Christchurch Quake: Rescue and Evacuation

Rescue work continued overnight. Airport open for domestic flights. Organised evacuation has commenced.

Wednesday 23rd February 2011

Rescue work following yesterday’s magnitude 6.3 earthquake near Christchurch has continued overnight. Urban Search and Rescue freed 32 trapped people from The Press building in Cathedral Square and the Canterbury Television and Pyne Gould Guinness buildings during nighttime hours. Some of the rescued showed hardly a scratch, while others required amputations to free them. An unspecified number of bodies were also removed from the buildings.

USAR teams from the North Island and New South Wales have arrived bolstering the number of experienced searchers to 150 and allowing other rescue sites to be assessed. Teams from Queensland, Singapore, the United States, Taiwan and Japan are expected to arrive with specialist equipment increasing search and rescue numbers to about 700 today, according to Christchurch Mayor, Bob Parker.

The Accident and Emergency department of Christchurch Hospital saw a steady stream of 200 seriously injured patients overnight. Many had sustained crush injuries or amputations caused by earthquake incidents or rescue efforts. Where necessary, patients have been admitted to hospital for stabilisation, but some have died.

There have been 39 confirmed fatalities, according to Civil Defence. Other bodies have been found in cars and buildings but have not been through the victim identification process, bringing the number of known deaths to 65. A mortuary has been established at the Christchurch Central Police Station, but is likely to be moved to the Burnham Army Camp later today, according to police.

Infrastructure at Christchurch International Airport has come through the earthquake without serious damage. The control tower, navigational aids, fuel systems and terminal buildings are largely undamaged. Both the domestic and international terminals have sustained cosmetic damage with ceiling panels out and glass broken, but are serviceable. The airport was busy with military traffic overnight and reopened for domestic commercial flights this morning. International flights may resume later today, but a decision will not be made until later this morning.

Roads were busy last night as some residents, fed-up with the resumption of stronger earthquake activity after months of continual aftershocks, chose to leave the city. The RNZAF is operating evacuation flights to Wellington and Auckland for domestic and foreign tourists who wish to leave the city. Air New Zealand has offered five $50 flights to or from Auckland and Wellington today for locals who wish to take a break outside the earthquake zone. It has also offered $50 fares to and from Christchurch to anywhere on the domestic network until 8 a.m. Friday.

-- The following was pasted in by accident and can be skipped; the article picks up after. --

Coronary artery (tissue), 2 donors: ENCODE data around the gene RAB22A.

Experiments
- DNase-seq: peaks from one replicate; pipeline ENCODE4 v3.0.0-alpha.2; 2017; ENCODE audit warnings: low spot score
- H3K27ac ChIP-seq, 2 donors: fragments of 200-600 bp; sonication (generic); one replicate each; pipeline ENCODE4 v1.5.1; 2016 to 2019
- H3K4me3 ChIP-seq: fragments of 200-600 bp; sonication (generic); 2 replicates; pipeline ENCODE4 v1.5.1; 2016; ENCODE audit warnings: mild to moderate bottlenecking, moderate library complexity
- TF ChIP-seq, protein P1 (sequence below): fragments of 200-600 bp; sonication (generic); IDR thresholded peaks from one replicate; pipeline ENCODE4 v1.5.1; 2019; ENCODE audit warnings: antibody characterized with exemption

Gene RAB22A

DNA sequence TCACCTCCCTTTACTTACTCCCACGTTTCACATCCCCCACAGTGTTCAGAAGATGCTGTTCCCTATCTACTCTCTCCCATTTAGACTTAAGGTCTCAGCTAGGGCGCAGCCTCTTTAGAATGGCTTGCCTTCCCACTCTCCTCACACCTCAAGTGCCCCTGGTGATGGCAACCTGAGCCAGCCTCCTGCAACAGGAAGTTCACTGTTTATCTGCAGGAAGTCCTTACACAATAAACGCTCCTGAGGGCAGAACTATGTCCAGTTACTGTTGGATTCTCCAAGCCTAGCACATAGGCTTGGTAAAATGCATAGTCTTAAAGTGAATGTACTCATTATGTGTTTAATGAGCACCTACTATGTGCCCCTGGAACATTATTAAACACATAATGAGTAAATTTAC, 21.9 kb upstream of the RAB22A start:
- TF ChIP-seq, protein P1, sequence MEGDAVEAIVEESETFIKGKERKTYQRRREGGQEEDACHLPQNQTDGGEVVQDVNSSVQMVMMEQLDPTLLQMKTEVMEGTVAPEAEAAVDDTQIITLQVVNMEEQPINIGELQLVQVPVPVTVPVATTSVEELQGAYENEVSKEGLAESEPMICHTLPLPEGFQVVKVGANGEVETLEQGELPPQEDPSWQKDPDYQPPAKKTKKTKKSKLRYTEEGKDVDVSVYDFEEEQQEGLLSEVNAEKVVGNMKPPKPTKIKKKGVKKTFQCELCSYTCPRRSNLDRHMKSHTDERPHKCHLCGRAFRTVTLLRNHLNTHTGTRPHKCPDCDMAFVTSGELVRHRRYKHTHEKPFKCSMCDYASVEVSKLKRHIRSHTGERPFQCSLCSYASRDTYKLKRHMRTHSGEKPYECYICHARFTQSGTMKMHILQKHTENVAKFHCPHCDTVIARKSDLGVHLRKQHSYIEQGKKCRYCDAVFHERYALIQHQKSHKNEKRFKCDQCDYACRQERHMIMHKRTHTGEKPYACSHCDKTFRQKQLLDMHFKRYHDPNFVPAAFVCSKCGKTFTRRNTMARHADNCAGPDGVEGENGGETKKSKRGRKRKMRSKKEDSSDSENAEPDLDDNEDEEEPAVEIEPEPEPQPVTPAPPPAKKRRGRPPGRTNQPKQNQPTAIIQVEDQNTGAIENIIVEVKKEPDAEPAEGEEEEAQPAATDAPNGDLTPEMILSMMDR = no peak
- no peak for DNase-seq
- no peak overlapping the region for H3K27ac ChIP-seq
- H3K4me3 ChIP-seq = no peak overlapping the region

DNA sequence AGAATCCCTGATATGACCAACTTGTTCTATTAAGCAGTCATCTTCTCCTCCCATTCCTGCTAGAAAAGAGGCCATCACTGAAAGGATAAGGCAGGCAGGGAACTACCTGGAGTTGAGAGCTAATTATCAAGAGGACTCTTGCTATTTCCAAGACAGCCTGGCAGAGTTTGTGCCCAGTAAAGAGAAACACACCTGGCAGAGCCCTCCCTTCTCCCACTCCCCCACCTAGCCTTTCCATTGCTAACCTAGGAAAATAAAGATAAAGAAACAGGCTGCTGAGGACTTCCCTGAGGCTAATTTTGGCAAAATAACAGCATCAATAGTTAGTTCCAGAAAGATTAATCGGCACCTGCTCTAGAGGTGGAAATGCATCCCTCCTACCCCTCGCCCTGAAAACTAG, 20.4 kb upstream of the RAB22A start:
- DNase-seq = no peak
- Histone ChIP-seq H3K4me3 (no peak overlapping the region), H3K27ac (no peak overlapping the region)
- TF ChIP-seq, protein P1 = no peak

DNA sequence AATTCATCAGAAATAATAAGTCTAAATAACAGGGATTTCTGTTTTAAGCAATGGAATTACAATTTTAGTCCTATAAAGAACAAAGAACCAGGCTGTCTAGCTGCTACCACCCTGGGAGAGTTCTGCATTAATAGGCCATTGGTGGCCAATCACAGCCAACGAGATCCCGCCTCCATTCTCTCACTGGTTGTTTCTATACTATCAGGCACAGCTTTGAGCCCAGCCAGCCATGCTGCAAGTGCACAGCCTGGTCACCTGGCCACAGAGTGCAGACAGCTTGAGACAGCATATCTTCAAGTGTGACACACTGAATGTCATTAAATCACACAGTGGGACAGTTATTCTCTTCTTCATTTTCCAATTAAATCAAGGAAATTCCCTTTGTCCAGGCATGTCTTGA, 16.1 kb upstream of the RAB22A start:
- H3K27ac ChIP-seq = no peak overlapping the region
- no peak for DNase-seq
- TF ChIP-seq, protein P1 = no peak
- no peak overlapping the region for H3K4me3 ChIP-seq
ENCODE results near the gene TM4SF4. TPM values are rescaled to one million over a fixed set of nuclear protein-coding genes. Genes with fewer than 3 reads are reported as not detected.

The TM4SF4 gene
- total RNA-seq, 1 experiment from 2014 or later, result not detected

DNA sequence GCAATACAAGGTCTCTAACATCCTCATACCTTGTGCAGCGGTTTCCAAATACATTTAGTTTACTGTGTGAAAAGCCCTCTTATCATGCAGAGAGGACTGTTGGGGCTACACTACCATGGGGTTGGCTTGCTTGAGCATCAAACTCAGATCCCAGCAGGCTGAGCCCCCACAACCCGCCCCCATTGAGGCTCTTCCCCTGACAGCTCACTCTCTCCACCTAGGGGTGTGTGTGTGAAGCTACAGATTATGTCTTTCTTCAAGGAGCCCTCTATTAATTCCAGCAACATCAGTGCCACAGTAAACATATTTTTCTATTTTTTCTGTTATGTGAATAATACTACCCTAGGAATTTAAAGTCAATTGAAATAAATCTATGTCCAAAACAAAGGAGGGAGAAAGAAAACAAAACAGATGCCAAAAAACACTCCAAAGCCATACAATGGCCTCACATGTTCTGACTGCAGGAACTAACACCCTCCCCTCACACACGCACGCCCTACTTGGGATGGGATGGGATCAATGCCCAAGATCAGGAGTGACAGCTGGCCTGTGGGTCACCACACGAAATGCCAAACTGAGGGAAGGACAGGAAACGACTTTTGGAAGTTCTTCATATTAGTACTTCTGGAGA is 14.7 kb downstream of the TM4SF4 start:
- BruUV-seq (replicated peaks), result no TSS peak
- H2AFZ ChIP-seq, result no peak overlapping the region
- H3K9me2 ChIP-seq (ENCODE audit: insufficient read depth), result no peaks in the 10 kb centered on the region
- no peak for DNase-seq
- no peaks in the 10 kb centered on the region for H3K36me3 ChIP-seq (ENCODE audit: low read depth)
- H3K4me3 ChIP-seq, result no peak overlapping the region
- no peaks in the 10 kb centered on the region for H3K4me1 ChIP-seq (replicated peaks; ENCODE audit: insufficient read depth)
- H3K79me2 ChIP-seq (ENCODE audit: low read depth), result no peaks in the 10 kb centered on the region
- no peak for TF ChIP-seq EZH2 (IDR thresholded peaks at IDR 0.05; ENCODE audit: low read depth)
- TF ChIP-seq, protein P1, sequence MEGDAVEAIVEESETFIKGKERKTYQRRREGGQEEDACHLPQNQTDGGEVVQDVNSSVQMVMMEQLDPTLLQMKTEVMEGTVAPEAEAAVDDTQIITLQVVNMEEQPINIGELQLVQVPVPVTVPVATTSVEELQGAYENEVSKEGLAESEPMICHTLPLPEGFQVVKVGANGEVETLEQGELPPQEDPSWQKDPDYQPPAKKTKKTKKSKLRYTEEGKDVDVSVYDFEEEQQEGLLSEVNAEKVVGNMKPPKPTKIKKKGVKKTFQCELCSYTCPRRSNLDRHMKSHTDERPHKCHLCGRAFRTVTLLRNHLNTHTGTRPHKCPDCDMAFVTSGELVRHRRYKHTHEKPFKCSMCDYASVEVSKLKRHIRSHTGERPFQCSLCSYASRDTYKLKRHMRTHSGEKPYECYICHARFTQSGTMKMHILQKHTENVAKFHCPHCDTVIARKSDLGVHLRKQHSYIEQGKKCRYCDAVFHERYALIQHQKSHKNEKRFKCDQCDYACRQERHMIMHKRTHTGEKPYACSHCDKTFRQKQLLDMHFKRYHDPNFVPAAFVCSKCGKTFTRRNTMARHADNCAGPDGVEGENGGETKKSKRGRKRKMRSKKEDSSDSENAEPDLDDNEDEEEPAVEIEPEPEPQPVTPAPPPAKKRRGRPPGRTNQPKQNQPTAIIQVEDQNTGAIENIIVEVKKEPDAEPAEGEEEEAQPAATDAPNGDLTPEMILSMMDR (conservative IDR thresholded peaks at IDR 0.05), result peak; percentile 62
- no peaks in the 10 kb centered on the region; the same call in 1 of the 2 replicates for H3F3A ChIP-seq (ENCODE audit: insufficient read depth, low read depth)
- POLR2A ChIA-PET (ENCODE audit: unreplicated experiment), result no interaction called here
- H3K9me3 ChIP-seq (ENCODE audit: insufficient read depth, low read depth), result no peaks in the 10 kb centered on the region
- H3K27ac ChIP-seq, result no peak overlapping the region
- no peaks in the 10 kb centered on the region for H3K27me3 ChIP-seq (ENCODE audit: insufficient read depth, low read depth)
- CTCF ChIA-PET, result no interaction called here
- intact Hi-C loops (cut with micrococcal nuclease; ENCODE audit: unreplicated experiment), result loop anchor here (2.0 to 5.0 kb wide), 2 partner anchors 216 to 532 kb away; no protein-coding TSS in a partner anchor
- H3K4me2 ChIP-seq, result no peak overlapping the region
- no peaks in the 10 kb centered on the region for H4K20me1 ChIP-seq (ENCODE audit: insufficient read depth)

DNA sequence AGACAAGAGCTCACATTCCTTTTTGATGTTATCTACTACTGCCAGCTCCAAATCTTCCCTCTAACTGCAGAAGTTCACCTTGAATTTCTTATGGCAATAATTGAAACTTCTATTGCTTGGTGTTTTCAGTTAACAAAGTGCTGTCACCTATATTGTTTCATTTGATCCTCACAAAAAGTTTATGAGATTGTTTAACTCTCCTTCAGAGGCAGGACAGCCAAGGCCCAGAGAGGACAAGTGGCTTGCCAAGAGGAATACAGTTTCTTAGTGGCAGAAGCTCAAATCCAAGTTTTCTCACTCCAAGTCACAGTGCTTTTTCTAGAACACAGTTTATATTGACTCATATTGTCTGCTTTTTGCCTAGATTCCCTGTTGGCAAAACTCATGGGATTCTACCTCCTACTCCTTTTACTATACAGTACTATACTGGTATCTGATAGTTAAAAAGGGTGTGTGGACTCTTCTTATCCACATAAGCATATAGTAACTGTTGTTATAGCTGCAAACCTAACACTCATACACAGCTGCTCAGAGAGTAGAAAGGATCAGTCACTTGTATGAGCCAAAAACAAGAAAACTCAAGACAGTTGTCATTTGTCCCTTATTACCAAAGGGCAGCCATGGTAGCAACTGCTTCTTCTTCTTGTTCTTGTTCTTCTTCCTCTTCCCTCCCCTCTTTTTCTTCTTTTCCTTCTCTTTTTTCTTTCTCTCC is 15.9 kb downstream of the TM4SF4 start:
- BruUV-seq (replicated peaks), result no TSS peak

Mobile telephone networks are still operating. Eight Vodafone towers have been toppled but the network is operating. Telecom reports that it has 100 towers across the region and has lost only two. However, electricity supply is a major concern with many cell sites running on batteries or generators.

Interestingly, while it also leaves network capacity free for emergency work, there is a technical reason for mobile operators asking customers to send text messages instead of making calls to mobiles in the Christchurch area. Transmission of text traffic to and from handsets places a lower load on the batteries of cellular sites, increasing the amount of time they will continue to operate before needing electricity from an external source.

Residents of the city have been making use of technology to get messages out to friends and family who are then using their networks of friends to pass on news that they are safe. Messages have been arriving by text and email recounting harrowing experiences of yesterday’s earthquake and the state of houses and offices. Their focus is on nearby friends who need to secure damaged houses and a co-operative spirit is obvious. With no water supply, many are living in damaged and soiled houses with no means to do more than a cursory clean and tidy-up. Water has to be conserved for drinking and not used on cleaning at this stage.

Water will be tankered in for distribution from six primary schools in the city early this afternoon.

One friend emailed. “Our lives are on hold. We can clean up the mess in our own places, and try to contact and help any friends or others who need help.” He helped a friend in a reasonably modern townhouse nearby who was in desperate plight. “… a lot of damage – severe cracking at the first floor level inside and out, plus smashed front door and broken windows. It doesn’t look good, and quite possibly not safe, so I helped her get important stuff out of her house and into her garage, but I’m not particularly fussed about going back into her house again.”

One Response to “Christchurch Quake: Rescue and Evacuation”

  1. Lizzie from Gizzie says:

    What an absolute disaster! All Kiwis will be feeling this and our hearts go out to Christchurch’s people.

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